By Charlie Bird of Veterans For Peace UK
There are a number of false assumptions that have sprung up in the debate over whether the UK should join in the bombing campaign against ISIS/ISIL/Da’esh in Syria. I suspect that that they have been encouraged by politicians who hope that the issue will cause some domestic party political collateral damage, particularly to the Labour Party leadership. But bombing Syria is not a party political issue; it is a moral one quite separate from politics. And a refusal to support the bombing campaign is not a lack of support for the French and all others who have suffered at the hands of ISIS, nor is it a sign of being weak or half-hearted when faced with the appalling atrocities and perversion of Islam perpetrated by ISIS. We are being led to believe that the decisions are binary ones: bomb Syria or we fail to support our allies, bomb Syria or we are not serious in the fight against ISIS. This is convenient shorthand to shame us into supporting a decision to join the bombing campaign.
In the aftermath of the atrocities in Paris (which Iraqis and Syrians living in areas under ISIS control will recognise from their own experience) there is tremendous pressure on Governments to “do something” and to be seen to be doing it. The action becomes almost more important than the objective we are trying to achieve. Most of us can agree that ISIS needs to be eradicated both in terms of its presence on the ground and in terms of its ideology. If that is the case, then we should be able to work backwards to find the actions or combination of actions that will achieve those objectives, rather than hoping that our added presence in the already overcrowded skies above Syria will miraculously lead to the collapse of ISIS.
There is general agreement that the UK’s participation in the bombing campaign will be of greater symbolic rather than military significance. But we are told that it will help make the UK a safer place. That is what we were told about the UK’s involvement in Afghanistan, Iraq and Libya. Eliza Manningham-Buller, the former Director General of MI5 told the Iraq Inquiry that the invasion of Iraq actually increased the terrorist threat to the UK. Dropping bombs on Syria is likely to encourage nascent “home grown” terrorists in the UK who may not be members, in the conventional sense, of ISIS but who are sympathetic to and inspired by them. There are many ways other than bombing Syria in which we can demonstrate real and practical support both for France and for the military and ideological struggle against ISIS. Provision of intelligence, resources and logistical support, tactical and strategic advice as well as a leading role in the search for a political settlement in Syria may be less visible and dramatic than news footage of RAF aircraft dropping bombs, but arguably may be more effective.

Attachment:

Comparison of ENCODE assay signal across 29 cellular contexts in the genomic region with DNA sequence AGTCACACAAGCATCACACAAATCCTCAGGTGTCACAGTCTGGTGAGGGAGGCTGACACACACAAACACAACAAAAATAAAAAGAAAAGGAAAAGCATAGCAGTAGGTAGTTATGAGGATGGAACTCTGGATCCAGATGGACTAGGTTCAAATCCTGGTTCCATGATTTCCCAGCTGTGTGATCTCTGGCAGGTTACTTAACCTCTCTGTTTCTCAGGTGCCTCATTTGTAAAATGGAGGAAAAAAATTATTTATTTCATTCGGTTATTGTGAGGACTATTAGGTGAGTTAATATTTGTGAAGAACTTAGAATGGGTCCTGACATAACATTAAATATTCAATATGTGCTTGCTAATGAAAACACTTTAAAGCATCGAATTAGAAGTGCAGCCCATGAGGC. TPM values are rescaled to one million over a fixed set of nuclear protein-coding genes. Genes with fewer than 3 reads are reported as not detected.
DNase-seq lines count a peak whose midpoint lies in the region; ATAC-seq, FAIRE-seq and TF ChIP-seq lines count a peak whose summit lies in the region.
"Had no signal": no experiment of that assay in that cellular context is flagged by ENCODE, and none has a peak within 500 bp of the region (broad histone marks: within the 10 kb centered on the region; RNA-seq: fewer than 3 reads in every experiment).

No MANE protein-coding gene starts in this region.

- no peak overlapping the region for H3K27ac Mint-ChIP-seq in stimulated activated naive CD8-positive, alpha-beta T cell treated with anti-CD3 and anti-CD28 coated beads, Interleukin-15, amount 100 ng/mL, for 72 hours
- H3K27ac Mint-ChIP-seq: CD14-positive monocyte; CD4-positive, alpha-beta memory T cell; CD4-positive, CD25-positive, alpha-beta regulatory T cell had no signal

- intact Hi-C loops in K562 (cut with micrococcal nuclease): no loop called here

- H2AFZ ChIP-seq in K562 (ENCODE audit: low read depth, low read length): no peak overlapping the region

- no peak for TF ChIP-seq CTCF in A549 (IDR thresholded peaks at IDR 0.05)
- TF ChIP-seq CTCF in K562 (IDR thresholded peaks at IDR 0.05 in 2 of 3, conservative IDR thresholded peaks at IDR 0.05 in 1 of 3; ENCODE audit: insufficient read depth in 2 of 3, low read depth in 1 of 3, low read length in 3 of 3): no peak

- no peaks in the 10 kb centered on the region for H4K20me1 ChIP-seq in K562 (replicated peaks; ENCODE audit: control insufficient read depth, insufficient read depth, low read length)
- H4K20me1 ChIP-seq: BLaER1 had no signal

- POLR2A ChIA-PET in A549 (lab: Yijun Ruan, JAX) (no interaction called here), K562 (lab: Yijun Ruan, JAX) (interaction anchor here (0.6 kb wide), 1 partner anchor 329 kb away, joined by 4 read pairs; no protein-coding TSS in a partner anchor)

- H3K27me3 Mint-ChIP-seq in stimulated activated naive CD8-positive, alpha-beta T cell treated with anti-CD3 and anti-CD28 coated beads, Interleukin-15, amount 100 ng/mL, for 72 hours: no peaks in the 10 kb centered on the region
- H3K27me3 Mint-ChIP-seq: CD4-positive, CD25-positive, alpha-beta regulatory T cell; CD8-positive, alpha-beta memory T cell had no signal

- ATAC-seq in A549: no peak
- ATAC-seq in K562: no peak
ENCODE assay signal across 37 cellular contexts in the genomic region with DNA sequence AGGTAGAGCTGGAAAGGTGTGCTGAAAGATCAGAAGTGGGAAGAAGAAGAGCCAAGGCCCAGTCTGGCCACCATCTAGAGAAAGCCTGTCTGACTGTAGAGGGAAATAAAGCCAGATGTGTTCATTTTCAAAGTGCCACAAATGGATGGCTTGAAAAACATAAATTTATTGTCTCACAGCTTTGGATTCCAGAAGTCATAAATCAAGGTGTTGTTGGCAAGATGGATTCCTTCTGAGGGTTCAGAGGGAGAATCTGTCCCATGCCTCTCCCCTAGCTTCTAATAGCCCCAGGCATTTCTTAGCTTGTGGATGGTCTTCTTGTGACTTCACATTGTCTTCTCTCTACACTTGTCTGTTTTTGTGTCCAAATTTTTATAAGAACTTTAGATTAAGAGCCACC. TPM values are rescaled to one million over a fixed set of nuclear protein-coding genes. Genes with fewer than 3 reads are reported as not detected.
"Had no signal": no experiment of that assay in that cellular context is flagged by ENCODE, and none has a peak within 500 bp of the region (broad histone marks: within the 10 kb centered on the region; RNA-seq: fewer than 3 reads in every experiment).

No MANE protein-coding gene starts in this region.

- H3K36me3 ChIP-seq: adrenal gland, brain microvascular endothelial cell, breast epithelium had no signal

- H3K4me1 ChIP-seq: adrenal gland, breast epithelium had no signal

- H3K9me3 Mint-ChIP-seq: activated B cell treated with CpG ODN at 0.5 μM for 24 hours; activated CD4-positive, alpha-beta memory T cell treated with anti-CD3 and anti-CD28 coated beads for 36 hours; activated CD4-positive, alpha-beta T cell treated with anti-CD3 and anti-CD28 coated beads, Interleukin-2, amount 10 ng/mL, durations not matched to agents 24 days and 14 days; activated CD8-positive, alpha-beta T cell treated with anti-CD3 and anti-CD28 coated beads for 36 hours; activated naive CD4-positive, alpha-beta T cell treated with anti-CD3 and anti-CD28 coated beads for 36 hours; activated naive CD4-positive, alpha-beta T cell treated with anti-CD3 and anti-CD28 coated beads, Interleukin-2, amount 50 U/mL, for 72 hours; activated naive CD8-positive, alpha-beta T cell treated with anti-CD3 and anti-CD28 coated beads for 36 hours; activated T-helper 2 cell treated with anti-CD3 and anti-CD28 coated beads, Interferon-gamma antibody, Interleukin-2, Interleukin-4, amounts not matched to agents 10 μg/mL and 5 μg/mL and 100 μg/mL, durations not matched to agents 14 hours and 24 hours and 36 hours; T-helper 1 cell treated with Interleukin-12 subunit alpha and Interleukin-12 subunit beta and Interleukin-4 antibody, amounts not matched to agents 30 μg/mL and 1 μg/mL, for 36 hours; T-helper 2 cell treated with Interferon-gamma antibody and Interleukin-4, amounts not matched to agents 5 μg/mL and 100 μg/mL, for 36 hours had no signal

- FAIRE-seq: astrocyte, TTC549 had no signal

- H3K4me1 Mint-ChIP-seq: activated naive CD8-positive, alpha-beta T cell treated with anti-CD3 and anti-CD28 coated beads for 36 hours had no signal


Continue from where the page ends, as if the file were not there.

But for me, the final argument against the UK’s participation in the bombing campaign is that however smart our bombs may be, we will kill innocent civilians. There hasn’t been a recent bombing campaign without civilian casualties. And even if, by some miracle, RAF bombs don’t kill the innocents whom ISIS use as human shields, some of our “allies” in the campaign certainly will. They have already done so, and we will be associated with those killings. No doubt we will express our profound regret……ISIS have are responsible for the most disgusting offences against the people under their occupation, including crucifixion. The shrapnel from our bombs will tear through the flesh of the innocent like nails. Make no mistake; it will be done in our name.